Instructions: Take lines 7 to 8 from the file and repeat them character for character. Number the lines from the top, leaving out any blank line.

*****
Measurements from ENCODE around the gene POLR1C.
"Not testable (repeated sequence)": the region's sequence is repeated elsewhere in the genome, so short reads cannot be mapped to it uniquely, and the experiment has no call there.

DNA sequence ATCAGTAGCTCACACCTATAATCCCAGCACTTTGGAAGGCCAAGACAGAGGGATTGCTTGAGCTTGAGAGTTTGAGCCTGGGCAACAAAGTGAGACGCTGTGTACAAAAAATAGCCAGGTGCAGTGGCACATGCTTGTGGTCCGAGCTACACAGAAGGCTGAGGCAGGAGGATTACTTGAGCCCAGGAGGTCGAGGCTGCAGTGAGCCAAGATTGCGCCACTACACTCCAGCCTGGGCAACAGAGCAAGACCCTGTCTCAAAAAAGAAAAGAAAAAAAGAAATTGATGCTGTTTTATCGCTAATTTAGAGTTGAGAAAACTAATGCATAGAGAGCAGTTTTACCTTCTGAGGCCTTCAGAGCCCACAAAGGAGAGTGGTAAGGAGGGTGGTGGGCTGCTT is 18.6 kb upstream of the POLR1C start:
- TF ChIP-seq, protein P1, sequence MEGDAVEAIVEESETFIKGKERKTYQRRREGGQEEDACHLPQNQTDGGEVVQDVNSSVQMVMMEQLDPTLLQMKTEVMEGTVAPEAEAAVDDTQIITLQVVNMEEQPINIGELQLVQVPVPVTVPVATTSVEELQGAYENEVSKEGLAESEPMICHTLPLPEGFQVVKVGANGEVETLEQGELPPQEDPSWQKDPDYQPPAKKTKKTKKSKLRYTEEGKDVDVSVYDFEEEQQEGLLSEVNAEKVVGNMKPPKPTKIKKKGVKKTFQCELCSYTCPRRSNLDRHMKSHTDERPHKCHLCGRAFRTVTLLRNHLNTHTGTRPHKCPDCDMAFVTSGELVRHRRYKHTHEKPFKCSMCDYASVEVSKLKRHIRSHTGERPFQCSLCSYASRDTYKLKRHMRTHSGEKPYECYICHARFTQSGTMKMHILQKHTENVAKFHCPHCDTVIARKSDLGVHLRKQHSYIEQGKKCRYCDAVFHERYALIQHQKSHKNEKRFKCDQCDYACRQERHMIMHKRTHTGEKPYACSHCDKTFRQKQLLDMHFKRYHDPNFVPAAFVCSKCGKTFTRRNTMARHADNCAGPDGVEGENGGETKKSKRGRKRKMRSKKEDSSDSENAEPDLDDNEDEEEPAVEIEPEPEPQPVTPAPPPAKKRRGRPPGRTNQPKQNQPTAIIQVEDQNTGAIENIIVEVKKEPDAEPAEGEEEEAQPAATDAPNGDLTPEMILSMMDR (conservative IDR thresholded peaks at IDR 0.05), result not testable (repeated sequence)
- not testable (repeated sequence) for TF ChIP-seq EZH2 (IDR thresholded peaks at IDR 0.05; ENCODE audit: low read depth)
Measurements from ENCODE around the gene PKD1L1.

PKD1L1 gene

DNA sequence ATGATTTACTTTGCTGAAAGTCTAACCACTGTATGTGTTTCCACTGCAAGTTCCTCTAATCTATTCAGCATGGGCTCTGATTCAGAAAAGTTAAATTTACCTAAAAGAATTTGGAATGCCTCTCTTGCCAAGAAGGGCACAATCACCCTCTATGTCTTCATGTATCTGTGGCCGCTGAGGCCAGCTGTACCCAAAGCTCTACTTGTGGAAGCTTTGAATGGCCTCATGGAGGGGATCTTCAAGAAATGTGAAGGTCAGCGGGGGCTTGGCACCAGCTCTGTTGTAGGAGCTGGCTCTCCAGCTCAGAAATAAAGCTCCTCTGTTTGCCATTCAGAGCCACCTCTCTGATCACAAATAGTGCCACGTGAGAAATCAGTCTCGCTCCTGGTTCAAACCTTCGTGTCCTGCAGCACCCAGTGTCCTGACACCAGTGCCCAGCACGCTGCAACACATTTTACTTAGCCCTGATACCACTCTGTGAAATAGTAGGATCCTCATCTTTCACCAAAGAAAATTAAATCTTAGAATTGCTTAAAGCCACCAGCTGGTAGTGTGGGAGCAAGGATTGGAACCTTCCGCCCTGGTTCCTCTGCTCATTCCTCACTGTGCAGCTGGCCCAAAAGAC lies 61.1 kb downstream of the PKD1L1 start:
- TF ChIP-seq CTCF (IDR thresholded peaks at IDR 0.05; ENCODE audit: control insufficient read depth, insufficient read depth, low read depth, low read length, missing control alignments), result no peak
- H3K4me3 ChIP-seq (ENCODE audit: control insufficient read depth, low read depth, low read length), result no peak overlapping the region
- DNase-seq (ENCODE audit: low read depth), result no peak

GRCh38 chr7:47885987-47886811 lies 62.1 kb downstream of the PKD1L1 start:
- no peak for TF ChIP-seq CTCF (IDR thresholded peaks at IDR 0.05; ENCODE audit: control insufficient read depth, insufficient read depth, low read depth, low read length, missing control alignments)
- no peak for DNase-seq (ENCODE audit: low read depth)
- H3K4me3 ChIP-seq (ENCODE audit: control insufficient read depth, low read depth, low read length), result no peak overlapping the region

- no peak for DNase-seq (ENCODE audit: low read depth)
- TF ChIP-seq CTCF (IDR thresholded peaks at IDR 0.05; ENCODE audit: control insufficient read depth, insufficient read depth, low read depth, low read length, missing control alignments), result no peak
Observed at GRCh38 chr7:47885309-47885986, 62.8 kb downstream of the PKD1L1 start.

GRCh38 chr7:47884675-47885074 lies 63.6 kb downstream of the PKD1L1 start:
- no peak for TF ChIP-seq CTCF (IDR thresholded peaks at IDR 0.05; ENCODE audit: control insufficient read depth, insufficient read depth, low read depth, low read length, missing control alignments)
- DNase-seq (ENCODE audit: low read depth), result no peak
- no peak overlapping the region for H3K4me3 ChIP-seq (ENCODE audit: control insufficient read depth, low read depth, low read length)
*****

PKD1L1 gene

DNA sequence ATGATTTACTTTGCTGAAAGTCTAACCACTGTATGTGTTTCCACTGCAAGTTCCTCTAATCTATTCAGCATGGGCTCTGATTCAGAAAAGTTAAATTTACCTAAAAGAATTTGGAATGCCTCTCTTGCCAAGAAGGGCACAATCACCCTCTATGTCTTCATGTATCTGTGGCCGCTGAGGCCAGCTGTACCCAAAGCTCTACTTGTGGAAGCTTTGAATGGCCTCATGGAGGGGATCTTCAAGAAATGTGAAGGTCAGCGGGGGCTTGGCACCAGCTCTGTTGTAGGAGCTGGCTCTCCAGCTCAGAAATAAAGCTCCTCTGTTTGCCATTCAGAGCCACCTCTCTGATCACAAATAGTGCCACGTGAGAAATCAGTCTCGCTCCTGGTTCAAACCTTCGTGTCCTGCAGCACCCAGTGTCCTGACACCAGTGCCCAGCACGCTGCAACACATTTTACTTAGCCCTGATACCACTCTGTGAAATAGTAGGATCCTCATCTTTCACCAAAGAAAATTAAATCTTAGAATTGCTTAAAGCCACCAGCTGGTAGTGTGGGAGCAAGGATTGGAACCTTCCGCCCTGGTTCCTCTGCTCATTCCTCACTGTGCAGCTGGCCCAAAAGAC lies 61.1 kb downstream of the PKD1L1 start: